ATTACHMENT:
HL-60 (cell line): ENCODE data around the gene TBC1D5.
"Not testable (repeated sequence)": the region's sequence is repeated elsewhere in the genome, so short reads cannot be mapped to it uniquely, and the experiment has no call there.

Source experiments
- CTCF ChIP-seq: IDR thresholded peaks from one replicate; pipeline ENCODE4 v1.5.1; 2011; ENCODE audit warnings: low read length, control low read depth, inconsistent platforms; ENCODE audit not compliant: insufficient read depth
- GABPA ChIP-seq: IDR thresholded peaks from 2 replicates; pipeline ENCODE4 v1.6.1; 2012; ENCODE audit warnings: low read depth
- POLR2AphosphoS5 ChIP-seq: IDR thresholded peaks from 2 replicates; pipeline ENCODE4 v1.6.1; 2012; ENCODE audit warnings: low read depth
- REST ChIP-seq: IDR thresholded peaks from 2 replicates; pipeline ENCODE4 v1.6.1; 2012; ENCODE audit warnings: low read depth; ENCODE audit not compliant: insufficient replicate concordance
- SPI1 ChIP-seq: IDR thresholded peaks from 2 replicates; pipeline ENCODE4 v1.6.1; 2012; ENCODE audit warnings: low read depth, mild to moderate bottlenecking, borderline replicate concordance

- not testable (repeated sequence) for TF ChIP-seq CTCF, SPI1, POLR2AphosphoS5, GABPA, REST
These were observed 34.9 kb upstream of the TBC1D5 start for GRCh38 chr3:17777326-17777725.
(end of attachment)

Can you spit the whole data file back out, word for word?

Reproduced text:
HL-60 (cell line): ENCODE data around the gene TBC1D5.
"Not testable (repeated sequence)": the region's sequence is repeated elsewhere in the genome, so short reads cannot be mapped to it uniquely, and the experiment has no call there.

Source experiments
- CTCF ChIP-seq: IDR thresholded peaks from one replicate; pipeline ENCODE4 v1.5.1; 2011; ENCODE audit warnings: low read length, control low read depth, inconsistent platforms; ENCODE audit not compliant: insufficient read depth
- GABPA ChIP-seq: IDR thresholded peaks from 2 replicates; pipeline ENCODE4 v1.6.1; 2012; ENCODE audit warnings: low read depth
- POLR2AphosphoS5 ChIP-seq: IDR thresholded peaks from 2 replicates; pipeline ENCODE4 v1.6.1; 2012; ENCODE audit warnings: low read depth
- REST ChIP-seq: IDR thresholded peaks from 2 replicates; pipeline ENCODE4 v1.6.1; 2012; ENCODE audit warnings: low read depth; ENCODE audit not compliant: insufficient replicate concordance
- SPI1 ChIP-seq: IDR thresholded peaks from 2 replicates; pipeline ENCODE4 v1.6.1; 2012; ENCODE audit warnings: low read depth, mild to moderate bottlenecking, borderline replicate concordance

- not testable (repeated sequence) for TF ChIP-seq CTCF, SPI1, POLR2AphosphoS5, GABPA, REST
These were observed 34.9 kb upstream of the TBC1D5 start for GRCh38 chr3:17777326-17777725.